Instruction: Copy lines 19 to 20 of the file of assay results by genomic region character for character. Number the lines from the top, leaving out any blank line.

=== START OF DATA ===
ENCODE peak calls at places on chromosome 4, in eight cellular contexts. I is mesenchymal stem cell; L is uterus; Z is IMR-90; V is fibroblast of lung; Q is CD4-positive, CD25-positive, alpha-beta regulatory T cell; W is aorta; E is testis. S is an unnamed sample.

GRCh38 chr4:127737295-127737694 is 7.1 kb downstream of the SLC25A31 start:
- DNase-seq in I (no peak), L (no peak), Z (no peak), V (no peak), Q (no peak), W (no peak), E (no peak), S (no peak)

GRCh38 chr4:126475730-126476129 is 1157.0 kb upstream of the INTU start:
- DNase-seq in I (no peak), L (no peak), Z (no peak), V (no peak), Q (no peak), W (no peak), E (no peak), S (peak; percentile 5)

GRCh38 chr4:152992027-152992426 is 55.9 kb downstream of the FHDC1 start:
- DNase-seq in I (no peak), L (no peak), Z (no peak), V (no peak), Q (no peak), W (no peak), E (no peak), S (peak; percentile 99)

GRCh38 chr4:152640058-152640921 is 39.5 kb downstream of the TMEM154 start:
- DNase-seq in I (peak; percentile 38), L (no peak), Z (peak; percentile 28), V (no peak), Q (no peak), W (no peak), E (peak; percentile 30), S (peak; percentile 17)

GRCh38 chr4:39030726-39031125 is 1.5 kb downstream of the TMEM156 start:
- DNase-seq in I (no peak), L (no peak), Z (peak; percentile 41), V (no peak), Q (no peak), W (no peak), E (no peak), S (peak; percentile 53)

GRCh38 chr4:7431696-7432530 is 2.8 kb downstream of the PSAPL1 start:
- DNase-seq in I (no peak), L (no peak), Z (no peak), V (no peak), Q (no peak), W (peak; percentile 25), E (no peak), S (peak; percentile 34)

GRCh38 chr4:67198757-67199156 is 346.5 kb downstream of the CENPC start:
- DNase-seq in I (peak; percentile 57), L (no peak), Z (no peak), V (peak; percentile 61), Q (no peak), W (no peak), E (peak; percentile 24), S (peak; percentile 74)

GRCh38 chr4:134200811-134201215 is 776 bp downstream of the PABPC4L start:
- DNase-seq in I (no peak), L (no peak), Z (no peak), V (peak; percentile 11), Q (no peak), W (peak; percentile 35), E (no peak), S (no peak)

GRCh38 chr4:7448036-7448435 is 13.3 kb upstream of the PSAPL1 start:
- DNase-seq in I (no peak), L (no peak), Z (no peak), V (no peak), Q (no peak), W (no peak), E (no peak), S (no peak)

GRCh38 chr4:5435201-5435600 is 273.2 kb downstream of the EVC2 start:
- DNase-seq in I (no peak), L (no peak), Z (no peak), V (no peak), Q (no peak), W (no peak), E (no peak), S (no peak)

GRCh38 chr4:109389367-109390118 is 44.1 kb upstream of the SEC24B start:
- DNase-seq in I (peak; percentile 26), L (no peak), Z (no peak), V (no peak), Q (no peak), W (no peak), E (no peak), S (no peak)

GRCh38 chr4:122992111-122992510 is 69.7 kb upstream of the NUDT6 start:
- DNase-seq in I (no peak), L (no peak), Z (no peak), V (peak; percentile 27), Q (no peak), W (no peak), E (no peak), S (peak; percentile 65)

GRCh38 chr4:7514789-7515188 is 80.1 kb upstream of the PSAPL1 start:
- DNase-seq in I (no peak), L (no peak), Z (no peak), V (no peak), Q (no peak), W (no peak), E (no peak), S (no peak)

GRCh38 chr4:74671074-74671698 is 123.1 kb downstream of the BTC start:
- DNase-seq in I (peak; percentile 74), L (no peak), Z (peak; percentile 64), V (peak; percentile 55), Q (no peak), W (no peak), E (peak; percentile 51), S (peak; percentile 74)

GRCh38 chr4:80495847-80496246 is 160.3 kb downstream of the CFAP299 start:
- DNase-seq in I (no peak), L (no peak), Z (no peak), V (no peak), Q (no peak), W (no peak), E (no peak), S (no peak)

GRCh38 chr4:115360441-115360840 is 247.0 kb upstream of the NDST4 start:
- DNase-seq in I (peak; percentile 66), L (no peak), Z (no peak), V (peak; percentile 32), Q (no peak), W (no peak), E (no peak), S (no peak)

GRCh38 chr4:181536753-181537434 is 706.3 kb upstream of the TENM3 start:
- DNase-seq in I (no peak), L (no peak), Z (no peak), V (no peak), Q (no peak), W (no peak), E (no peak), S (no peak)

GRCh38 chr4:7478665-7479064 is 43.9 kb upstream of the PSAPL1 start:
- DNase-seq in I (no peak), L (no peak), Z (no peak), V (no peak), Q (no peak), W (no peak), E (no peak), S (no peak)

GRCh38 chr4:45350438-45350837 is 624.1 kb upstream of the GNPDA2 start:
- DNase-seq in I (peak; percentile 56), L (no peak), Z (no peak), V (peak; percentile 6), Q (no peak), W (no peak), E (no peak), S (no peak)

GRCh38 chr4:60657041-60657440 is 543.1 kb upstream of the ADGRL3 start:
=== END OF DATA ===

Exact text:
- DNase-seq in I (no peak), L (no peak), Z (no peak), V (no peak), Q (no peak), W (no peak), E (no peak), S (no peak)

GRCh38 chr4:5435201-5435600 is 273.2 kb downstream of the EVC2 start: